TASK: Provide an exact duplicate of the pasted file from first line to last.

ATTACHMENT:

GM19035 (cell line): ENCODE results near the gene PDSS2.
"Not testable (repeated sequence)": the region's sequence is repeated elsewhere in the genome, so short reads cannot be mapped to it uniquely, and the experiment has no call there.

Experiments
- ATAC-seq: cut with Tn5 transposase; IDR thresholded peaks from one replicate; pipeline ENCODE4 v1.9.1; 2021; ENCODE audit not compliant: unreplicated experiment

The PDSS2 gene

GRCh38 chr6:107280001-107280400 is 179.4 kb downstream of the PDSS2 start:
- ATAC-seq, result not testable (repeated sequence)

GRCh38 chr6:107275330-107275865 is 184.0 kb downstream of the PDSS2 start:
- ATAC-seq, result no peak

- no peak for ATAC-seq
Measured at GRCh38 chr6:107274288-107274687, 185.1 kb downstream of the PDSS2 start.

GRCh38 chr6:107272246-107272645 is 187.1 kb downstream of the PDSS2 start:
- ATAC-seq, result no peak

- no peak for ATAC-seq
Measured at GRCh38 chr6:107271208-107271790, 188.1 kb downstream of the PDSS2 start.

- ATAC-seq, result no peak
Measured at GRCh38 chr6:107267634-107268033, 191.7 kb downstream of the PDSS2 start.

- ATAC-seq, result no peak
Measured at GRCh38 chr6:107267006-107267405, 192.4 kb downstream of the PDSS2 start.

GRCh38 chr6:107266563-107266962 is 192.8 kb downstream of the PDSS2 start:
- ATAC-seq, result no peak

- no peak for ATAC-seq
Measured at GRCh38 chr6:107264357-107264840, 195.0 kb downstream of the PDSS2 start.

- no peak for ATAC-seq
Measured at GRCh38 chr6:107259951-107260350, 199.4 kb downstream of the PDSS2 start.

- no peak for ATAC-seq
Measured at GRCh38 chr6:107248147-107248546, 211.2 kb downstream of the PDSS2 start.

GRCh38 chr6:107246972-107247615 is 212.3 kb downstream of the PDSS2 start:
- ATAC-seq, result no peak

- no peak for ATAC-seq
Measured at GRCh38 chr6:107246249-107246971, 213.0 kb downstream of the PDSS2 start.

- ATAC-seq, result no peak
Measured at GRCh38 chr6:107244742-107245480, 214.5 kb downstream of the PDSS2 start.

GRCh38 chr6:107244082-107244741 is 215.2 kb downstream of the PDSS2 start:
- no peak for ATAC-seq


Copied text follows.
GM19035 (cell line): ENCODE results near the gene PDSS2.
"Not testable (repeated sequence)": the region's sequence is repeated elsewhere in the genome, so short reads cannot be mapped to it uniquely, and the experiment has no call there.

Experiments
- ATAC-seq: cut with Tn5 transposase; IDR thresholded peaks from one replicate; pipeline ENCODE4 v1.9.1; 2021; ENCODE audit not compliant: unreplicated experiment

The PDSS2 gene

GRCh38 chr6:107280001-107280400 is 179.4 kb downstream of the PDSS2 start:
- ATAC-seq, result not testable (repeated sequence)

GRCh38 chr6:107275330-107275865 is 184.0 kb downstream of the PDSS2 start:
- ATAC-seq, result no peak

- no peak for ATAC-seq
Measured at GRCh38 chr6:107274288-107274687, 185.1 kb downstream of the PDSS2 start.

GRCh38 chr6:107272246-107272645 is 187.1 kb downstream of the PDSS2 start:
- ATAC-seq, result no peak

- no peak for ATAC-seq
Measured at GRCh38 chr6:107271208-107271790, 188.1 kb downstream of the PDSS2 start.

- ATAC-seq, result no peak
Measured at GRCh38 chr6:107267634-107268033, 191.7 kb downstream of the PDSS2 start.

- ATAC-seq, result no peak
Measured at GRCh38 chr6:107267006-107267405, 192.4 kb downstream of the PDSS2 start.

GRCh38 chr6:107266563-107266962 is 192.8 kb downstream of the PDSS2 start:
- ATAC-seq, result no peak

- no peak for ATAC-seq
Measured at GRCh38 chr6:107264357-107264840, 195.0 kb downstream of the PDSS2 start.

- no peak for ATAC-seq
Measured at GRCh38 chr6:107259951-107260350, 199.4 kb downstream of the PDSS2 start.

- no peak for ATAC-seq
Measured at GRCh38 chr6:107248147-107248546, 211.2 kb downstream of the PDSS2 start.

GRCh38 chr6:107246972-107247615 is 212.3 kb downstream of the PDSS2 start:
- ATAC-seq, result no peak

- no peak for ATAC-seq
Measured at GRCh38 chr6:107246249-107246971, 213.0 kb downstream of the PDSS2 start.

- ATAC-seq, result no peak
Measured at GRCh38 chr6:107244742-107245480, 214.5 kb downstream of the PDSS2 start.

GRCh38 chr6:107244082-107244741 is 215.2 kb downstream of the PDSS2 start:
- no peak for ATAC-seq